Wednesday, April 13, 2005


Indie labels, who feel that the current plans to introduce downloads into the UK chart from this week are open to abuse, intend to make their point by rigging this week's big top 40. Guy Holmes, from Gut Records, explains:

"It's not a slight problem - it's a huge problem," Holmes told BBC News. "I know of two different labels who are considering buying records online because they believe it's the only way they can teach the chart people that the security of the chart is no longer there."

The UK Chart people reject this, of course:

"We're pretty confident on the security front and obviously haven't taken that issue lightly," said its director Omar Maskatiya, adding that any cheating will be dealt with. "We will treat hyping in the digital world in exactly the same way as we do for physical formats."

In other words, they'll turn a blind eye. A while back - many, many whiles back - we asked them if they'd be taking any action over the story in the Louis Walsh biography about the time he showed Boyzone that their "fans" was a large pile of singles in the back of his car. They never even replied.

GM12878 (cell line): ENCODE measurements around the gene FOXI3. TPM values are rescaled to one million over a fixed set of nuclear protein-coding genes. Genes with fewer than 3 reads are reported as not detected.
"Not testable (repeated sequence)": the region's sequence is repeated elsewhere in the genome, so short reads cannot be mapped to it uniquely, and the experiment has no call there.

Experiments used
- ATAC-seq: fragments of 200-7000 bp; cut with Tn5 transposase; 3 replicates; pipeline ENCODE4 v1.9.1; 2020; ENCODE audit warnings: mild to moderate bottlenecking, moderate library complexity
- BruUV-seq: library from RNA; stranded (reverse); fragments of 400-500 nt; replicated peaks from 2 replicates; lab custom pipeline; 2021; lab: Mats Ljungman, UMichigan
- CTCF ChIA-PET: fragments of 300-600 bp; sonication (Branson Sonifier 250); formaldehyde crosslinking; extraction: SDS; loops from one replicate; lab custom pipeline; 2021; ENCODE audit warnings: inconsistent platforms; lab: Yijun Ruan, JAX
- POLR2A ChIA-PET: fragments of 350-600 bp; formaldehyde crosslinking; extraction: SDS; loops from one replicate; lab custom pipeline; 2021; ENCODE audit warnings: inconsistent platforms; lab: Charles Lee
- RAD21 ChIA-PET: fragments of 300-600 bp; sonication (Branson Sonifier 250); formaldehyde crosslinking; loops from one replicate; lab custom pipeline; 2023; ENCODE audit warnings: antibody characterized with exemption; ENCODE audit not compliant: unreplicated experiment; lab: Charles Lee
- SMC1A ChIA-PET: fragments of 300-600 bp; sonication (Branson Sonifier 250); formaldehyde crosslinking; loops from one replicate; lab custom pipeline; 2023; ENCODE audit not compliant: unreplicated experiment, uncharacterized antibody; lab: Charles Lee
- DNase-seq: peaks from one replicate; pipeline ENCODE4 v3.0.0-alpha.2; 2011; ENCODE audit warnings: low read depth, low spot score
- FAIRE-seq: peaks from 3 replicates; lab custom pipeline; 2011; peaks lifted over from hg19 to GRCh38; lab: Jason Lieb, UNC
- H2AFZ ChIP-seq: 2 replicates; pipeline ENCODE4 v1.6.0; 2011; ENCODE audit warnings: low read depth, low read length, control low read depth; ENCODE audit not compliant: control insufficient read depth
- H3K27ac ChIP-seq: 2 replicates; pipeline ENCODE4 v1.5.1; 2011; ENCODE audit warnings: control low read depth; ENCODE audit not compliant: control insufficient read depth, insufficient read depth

Of course, the most amusing thing about all this is that there are still people who believe that the charts have any integrity at all. The only real difference made by allowing downloads into the chart is that if people want to rig the chart now, they won't have to ruin their rear axle by buying physical records. Ever since they started introducing rules about what actually counted as a single, there's been nothing approaching a fair, equal chart.

1 comment:

Anonymous said...

I read an expanded version of the story, which states that OCC will be "checking credit card numbers" to ensure that rigging is at a minimum.

I'm not sure whether I'm pleased that the music download companies are prepared to share my credit card number with OCC just to make sure I'm not buying 5,000 copies of Peter Andre...

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